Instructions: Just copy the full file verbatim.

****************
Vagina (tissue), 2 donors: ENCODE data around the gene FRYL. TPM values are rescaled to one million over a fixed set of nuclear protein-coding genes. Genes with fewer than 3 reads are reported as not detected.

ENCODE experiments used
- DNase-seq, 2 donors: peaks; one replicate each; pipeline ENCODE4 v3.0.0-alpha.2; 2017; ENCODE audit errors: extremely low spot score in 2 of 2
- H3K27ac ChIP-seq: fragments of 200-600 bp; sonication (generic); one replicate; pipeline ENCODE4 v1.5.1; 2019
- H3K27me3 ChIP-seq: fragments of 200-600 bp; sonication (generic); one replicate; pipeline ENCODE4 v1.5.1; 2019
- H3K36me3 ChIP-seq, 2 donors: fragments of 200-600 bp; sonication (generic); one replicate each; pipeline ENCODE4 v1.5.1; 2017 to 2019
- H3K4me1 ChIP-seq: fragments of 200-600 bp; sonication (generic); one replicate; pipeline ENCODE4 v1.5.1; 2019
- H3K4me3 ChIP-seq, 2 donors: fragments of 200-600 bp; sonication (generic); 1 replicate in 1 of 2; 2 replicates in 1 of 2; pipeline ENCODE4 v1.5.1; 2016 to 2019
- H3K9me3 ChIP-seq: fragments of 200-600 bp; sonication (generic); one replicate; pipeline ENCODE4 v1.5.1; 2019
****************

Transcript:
Vagina (tissue), 2 donors: ENCODE data around the gene FRYL. TPM values are rescaled to one million over a fixed set of nuclear protein-coding genes. Genes with fewer than 3 reads are reported as not detected.

ENCODE experiments used
- DNase-seq, 2 donors: peaks; one replicate each; pipeline ENCODE4 v3.0.0-alpha.2; 2017; ENCODE audit errors: extremely low spot score in 2 of 2
- H3K27ac ChIP-seq: fragments of 200-600 bp; sonication (generic); one replicate; pipeline ENCODE4 v1.5.1; 2019
- H3K27me3 ChIP-seq: fragments of 200-600 bp; sonication (generic); one replicate; pipeline ENCODE4 v1.5.1; 2019
- H3K36me3 ChIP-seq, 2 donors: fragments of 200-600 bp; sonication (generic); one replicate each; pipeline ENCODE4 v1.5.1; 2017 to 2019
- H3K4me1 ChIP-seq: fragments of 200-600 bp; sonication (generic); one replicate; pipeline ENCODE4 v1.5.1; 2019
- H3K4me3 ChIP-seq, 2 donors: fragments of 200-600 bp; sonication (generic); 1 replicate in 1 of 2; 2 replicates in 1 of 2; pipeline ENCODE4 v1.5.1; 2016 to 2019
- H3K9me3 ChIP-seq: fragments of 200-600 bp; sonication (generic); one replicate; pipeline ENCODE4 v1.5.1; 2019